Treasury Department

As previously covered here, on April 6, 2018, the U.S. Department of Treasury’s Office of Foreign Assets Control (“OFAC”) invoked authority provided under the Countering America’s Adversaries Through Sanctions Act (“CAATSA”) in order to place several Russian oligarchs, political officials and businesses under their control on its Specially Designated Nationals and Blocked Persons List (“SDN List”).  These designations generally prohibited U.S. persons from engaging in transactions  with the sanctioned individuals  and entities, however OFAC also issued several General Licenses simultaneously which were intended to provide limited windows for maintaining or winding down preexisting transactions with those sanctioned individuals or entities.  OFAC has now partially extended those authorized wind down periods by issuing the following General Licenses last week on September 21, 2018:

  • General License No. 13D, which replaces and supersedes the previous General License No. 13C, and which (subject to a variety of terms and conditions) continues to allow the divestment or transfer from U.S. persons to non-U.S. persons of debt, equity, or other holdings in the sanctioned companies EN+ Group PLC, GAZ Group and United Company RUSAL PLC and subsidiaries in which they own a 50% or greater interest (but only if those debt, equity or other holding interests were issued by their subsidiaries Irkutskenergo, GAZ Auto Plant and Rusal Capital Designated Activity Company). General License No. 13D also continues to permit U.S. persons to facilitate transfers of debt, equity, or other holdings in the aforementioned entities occurring between non-U.S. persons.  General License No. 13D allows the aforementioned transactions to continue with GAZ Group and its 50%-or-greater-owned subsidiaries until 12:01 am eastern daylight time on October 23, 2018 and to continue with EN+ Group PLC, United Company RUSAL PLC and their 50%-or-greater-owned subsidiaries until 12:01 am eastern standard time on November 12, 2018;
  • General License No. 14A, which replaces and supersedes the previous General License No. 14, and which continues to allow U.S. persons to engage in transactions to “maintain” or “wind down” pre-existing operations, contracts or other agreements that were in effect prior to April 6, 2018 with United Company RUSAL PLC and its 50%-or-greater-owned subsidiaries until 12:01 am eastern standard time on November 12, 2018; and
  • General License No. 16A, which replaces and supersedes the previous General License No. 16, and which continues to allow U.S. persons to engage in transactions to “maintain” or “wind down” pre-existing operations, contracts or other agreements that were in effect prior to April 6, 2018 with EN+ Group PLC, JSC EuroSibEnergo or their 50%-or-greater-owned subsidiaries until 12:01 am eastern standard time on November 12, 2018. Unlike General License No. 14A, General License No. 16A imposes an additional condition and requires that any funds paid to a licensed recipient under General License No. 16A must be paid into a blocked, interest-bearing account in the United States.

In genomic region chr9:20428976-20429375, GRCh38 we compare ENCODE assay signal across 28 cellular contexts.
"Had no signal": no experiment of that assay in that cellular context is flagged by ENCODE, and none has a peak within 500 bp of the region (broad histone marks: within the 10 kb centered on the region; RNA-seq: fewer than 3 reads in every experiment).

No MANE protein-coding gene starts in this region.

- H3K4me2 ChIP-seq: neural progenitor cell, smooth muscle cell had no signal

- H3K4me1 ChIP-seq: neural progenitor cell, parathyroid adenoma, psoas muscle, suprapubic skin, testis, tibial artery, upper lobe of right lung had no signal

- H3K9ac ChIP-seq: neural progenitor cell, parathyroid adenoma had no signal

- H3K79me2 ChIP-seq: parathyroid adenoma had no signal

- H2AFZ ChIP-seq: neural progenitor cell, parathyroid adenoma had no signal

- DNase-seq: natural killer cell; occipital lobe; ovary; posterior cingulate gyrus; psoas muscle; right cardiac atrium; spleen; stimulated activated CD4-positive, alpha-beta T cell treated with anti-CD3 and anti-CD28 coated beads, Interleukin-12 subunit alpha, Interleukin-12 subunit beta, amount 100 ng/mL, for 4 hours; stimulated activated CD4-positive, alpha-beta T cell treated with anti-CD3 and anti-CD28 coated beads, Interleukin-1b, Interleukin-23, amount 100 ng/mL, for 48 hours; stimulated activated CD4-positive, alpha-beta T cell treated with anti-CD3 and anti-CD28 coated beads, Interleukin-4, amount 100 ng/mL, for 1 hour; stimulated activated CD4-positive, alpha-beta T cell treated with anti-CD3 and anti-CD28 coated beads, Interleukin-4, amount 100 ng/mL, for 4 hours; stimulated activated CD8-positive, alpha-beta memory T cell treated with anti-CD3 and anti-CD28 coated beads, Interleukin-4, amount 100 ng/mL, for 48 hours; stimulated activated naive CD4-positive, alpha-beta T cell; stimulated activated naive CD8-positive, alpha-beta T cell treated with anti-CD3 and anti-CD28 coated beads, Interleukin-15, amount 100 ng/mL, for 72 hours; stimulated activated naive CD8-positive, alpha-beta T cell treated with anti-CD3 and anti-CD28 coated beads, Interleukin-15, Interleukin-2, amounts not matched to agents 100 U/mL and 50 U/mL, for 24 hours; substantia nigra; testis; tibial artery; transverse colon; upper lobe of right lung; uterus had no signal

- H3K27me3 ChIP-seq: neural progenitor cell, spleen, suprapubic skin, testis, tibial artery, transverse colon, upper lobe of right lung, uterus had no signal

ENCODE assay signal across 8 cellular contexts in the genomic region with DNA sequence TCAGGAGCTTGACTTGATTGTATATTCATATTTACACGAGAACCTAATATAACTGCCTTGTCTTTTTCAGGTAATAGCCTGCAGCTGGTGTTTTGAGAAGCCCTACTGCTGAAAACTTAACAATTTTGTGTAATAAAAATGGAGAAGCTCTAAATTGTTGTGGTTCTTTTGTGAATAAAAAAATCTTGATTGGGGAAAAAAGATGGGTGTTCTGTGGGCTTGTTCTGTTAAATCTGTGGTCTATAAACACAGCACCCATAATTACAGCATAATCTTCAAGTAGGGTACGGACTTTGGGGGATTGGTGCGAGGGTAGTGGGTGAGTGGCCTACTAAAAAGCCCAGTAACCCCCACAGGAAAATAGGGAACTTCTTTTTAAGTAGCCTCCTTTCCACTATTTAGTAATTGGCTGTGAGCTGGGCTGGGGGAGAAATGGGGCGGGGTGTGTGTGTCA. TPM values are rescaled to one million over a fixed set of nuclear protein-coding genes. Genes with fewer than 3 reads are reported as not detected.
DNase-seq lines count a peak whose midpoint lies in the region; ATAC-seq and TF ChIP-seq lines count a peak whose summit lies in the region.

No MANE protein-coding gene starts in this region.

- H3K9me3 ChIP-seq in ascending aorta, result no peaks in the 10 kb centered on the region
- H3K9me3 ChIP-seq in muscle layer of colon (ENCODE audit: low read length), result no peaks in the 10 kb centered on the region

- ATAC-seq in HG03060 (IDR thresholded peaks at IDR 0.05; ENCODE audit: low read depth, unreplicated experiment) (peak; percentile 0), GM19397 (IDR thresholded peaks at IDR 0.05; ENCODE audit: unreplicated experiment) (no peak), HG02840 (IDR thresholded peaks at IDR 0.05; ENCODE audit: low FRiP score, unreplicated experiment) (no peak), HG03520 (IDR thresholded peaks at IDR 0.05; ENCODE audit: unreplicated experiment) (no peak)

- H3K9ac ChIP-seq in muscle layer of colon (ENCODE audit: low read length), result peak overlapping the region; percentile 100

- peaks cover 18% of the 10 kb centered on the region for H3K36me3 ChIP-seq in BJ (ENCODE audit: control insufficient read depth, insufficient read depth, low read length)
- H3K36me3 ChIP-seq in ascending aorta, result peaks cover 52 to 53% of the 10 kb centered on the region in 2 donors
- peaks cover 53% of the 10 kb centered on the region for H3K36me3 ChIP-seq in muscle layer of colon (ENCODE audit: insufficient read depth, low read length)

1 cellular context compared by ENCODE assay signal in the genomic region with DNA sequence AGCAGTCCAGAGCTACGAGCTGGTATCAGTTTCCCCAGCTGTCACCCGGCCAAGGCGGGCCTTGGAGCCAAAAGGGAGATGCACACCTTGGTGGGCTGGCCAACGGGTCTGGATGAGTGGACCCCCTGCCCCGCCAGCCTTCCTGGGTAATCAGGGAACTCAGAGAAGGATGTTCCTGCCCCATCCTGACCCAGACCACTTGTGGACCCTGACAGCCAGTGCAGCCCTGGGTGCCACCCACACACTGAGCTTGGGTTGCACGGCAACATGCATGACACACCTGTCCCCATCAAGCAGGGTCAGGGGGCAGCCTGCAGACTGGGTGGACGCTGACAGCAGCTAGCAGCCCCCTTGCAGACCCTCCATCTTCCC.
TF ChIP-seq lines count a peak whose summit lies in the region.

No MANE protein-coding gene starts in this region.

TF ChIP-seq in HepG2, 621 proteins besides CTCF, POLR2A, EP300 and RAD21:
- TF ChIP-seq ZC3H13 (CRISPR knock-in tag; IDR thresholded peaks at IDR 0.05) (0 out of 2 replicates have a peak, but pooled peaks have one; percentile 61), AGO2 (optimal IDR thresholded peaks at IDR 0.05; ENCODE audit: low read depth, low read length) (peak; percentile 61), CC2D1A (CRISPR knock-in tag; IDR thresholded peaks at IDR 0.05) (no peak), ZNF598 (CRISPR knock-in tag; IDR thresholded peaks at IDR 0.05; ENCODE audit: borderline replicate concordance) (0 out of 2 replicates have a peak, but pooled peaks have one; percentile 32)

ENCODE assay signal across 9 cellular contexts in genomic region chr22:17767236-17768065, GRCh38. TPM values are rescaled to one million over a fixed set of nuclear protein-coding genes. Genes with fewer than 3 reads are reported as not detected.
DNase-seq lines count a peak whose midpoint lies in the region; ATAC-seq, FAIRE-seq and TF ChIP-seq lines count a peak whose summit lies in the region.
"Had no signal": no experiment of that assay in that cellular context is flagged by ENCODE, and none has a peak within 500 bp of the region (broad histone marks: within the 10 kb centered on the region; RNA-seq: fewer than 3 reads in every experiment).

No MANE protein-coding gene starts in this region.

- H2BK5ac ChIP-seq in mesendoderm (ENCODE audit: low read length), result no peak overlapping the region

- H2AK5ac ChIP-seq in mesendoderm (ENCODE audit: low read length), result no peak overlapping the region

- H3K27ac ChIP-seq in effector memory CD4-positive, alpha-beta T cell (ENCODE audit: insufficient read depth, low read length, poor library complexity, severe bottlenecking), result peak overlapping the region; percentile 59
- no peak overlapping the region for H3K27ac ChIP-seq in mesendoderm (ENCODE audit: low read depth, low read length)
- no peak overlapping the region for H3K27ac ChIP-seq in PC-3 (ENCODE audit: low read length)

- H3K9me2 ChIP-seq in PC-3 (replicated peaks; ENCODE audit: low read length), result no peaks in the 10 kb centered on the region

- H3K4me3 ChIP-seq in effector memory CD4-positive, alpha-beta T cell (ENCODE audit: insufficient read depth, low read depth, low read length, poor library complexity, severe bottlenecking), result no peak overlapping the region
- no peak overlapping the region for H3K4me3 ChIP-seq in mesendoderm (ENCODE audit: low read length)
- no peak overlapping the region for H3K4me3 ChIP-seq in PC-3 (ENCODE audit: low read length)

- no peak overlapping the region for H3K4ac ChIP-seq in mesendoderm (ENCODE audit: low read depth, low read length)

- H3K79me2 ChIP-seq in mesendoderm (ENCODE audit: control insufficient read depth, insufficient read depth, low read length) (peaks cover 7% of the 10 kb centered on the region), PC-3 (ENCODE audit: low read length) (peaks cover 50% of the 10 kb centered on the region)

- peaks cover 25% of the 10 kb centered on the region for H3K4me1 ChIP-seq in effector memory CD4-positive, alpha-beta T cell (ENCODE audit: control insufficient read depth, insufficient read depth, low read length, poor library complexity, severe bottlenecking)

Under these new General Licenses, OFAC’s authorization window for transactions with GAZ Group and its subsidiaries remains unchanged from what was provided in the previous General Licenses, however, OFAC has extended the authorization window for transactions with EN+ Group PLC and United Company RUSAL PLC by 20 days.  In a press release, OFAC stated that it made these extensions because “EN+ and RUSAL have approached the U.S. Government about substantial corporate governance changes that could potentially result in significant changes in control.  To allow sufficient time for review, we are extending these licenses until November 12.”

OFAC also preceded these new General Licenses with new FAQ guidance issued on September 14, 2018.  In two new FAQ responses, OFAC stated that authorized “maintenance” activities under General License Nos. 14A and 16A generally include transactions and activities consistent with past practices that existed between the contracting party and the blocked entity prior to April 6, 2018.  This FAQ guidance also indicates that General Licenses Nos. 14A and 16A would allow U.S. persons to enter into contingent contracts for transactions and activities to take place after the current expiration of the General Licenses, provided that any performance under such contracts must be made contingent upon future action by OFAC to remove prohibitions applicable to or otherwise authorize such performance.  However, the FAQ guidance stated that General Licenses Nos. 14A and 16A do not allow purchases inconsistent with past purchasing practices in order to “stockpile” inventory prior to the General Licenses’ expiration date.

Husch Blackwell’s Export Controls and Economic Sanctions team continues to monitor developments related to CAATSA and these General Licenses and will provide updates and further analysis as new information becomes available. Should you have any questions, please contact Cortney MorganLinda Tiller, or Grant Leach.